Criminal Justice

ABA letter supports sentencing bill that cuts reliance on mandatory minimums


ABA President Paulette Brown has written to leaders of the Senate Judiciary Committee to express ABA support for a bipartisan federal sentencing bill that reduces reliance on mandatory minimum sentences for low-level drug offenders.

The letter (PDF) notes that the federal prison population has increased nearly 800 percent since 1980 and nearly doubled since 1994. “This is due in significant degree to the proliferation of mandatory minimum sentences,” the letter says. “Nearly half of all federal prisoners are serving sentences for nonviolent drug crimes.”

Mandatory minimums have also “exacerbated the levels of racial disparity in the criminal justice and correctional systems,” the letter says. “African Americans and Latinos make up about three-quarters of the federal prison population while representing only about one-third of the nation’s population. The U.S. Sentencing Commission has reported that mandatory minimum sentences are imposed on people of color at similarly disproportionate rates.”

Specifically, the ABA supports provisions of the Sentencing Reform and Corrections Act of 2015 that:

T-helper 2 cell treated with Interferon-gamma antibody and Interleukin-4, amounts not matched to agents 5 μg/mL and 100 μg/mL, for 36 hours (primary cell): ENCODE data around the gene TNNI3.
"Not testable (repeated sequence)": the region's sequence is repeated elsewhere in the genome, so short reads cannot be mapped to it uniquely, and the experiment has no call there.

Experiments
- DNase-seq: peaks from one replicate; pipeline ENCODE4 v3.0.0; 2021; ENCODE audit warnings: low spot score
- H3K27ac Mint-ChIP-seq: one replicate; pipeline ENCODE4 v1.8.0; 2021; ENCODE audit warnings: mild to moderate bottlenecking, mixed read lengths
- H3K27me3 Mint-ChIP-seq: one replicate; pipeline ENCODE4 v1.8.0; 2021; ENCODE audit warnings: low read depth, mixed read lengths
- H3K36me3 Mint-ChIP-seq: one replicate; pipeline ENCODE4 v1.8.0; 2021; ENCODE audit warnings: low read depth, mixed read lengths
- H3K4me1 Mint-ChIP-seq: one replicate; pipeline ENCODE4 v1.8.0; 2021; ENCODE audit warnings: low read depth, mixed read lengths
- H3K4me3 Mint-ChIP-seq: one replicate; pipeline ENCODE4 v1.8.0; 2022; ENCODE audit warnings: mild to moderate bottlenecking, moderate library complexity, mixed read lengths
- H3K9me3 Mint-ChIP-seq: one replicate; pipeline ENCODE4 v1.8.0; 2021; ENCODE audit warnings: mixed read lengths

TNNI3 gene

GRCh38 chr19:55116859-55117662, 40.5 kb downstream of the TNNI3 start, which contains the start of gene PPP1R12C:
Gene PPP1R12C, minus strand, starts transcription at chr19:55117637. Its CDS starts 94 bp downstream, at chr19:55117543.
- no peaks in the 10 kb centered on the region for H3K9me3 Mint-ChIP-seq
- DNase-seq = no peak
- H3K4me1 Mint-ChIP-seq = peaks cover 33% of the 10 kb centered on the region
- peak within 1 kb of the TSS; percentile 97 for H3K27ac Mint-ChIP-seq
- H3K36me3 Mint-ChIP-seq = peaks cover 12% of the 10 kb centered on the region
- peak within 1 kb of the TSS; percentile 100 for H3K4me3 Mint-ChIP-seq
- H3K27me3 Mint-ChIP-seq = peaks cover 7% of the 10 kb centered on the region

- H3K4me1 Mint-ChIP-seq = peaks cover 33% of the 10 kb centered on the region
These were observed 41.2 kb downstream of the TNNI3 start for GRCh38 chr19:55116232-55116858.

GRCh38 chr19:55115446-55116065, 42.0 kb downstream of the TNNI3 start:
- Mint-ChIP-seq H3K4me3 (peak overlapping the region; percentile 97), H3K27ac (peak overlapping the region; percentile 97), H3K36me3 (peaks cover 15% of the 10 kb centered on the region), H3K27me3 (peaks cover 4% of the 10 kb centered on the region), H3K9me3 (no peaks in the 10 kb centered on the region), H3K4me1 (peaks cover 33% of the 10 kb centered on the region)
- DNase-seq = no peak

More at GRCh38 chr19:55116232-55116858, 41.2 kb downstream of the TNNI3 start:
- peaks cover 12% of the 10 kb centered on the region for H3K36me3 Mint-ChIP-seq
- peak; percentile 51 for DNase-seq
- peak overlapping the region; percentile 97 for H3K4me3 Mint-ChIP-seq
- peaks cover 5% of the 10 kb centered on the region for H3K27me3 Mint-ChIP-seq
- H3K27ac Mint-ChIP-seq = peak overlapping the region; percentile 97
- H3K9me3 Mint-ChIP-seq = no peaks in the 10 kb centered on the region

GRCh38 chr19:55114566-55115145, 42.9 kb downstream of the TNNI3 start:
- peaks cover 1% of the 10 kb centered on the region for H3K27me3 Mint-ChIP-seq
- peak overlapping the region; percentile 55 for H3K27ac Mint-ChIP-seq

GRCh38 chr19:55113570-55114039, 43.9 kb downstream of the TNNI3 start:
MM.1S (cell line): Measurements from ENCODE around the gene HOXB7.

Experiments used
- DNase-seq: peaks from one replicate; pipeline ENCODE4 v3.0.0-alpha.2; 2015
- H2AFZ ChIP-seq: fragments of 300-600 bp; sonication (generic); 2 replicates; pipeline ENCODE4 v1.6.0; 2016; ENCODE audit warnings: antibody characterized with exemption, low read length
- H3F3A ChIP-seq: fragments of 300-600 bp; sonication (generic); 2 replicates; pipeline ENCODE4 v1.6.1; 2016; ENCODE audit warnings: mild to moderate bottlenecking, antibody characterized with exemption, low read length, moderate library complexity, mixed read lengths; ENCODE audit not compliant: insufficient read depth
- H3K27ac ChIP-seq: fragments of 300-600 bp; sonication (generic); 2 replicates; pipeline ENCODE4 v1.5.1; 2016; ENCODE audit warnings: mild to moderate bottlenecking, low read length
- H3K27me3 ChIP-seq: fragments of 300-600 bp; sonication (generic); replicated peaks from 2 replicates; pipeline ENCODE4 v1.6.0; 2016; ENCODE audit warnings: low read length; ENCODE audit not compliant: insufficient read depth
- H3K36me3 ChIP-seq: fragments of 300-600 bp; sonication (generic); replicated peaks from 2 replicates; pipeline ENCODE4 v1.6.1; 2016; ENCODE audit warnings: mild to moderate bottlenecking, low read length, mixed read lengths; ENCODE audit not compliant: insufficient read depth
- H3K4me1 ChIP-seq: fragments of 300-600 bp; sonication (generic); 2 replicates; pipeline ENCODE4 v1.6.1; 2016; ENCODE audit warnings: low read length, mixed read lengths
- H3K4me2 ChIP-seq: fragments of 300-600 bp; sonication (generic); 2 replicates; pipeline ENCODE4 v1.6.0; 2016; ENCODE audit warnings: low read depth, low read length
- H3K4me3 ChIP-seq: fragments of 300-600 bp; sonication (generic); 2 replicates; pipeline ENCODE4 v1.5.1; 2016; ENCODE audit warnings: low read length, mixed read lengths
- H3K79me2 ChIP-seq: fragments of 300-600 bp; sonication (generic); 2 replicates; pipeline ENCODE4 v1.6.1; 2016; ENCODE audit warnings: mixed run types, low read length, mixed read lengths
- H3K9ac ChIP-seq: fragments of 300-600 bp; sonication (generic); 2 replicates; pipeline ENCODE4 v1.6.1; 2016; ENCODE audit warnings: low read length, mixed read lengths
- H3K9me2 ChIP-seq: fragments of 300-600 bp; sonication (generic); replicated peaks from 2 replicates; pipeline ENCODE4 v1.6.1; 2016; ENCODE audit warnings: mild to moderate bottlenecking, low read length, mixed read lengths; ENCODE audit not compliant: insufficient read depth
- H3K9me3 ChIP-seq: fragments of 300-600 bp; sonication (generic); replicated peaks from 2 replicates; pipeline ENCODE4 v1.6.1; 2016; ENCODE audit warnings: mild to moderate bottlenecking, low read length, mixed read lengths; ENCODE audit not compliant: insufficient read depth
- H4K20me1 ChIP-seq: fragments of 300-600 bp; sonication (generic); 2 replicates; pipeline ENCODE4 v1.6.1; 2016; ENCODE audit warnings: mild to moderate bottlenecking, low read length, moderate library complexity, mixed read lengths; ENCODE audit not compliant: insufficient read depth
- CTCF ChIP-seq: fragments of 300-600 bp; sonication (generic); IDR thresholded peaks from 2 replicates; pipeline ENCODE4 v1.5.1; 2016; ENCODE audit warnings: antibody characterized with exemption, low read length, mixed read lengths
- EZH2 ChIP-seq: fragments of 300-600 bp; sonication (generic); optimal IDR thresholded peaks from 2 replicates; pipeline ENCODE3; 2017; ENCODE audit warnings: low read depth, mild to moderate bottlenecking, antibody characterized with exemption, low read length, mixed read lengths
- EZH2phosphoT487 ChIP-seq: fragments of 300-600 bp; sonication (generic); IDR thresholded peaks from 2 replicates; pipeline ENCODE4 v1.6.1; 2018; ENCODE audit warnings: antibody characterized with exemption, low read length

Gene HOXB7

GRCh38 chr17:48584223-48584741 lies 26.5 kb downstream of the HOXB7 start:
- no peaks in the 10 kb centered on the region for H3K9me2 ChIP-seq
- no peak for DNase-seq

• Narrow the applicability of some drug-related mandatory minimums and reduce others.

• Expand the “safety valve” authority that allows judges to cut sentences if certain conditions are met.

• Apply some sentencing cuts retroactively, including, in qualified cases, sentencing cuts in a bill that reduced the sentencing disparity between crack and powder cocaine offenses.

• Expand prison programs to reduce recidivism that allow participating prisoners to earn credits toward early supervised release.

• Expand compassionate release for elderly, terminally ill prisoners.

• End life in prison without parole for juveniles and ban juvenile solitary confinement.

Related article: “Bipartisan bill is ‘most ambitious’ sentencing-reform effort since 1980s, law prof says”

We welcome your comments, but please adhere to our comment policy and the ABA Code of Conduct.

Commenting is not available in this channel entry.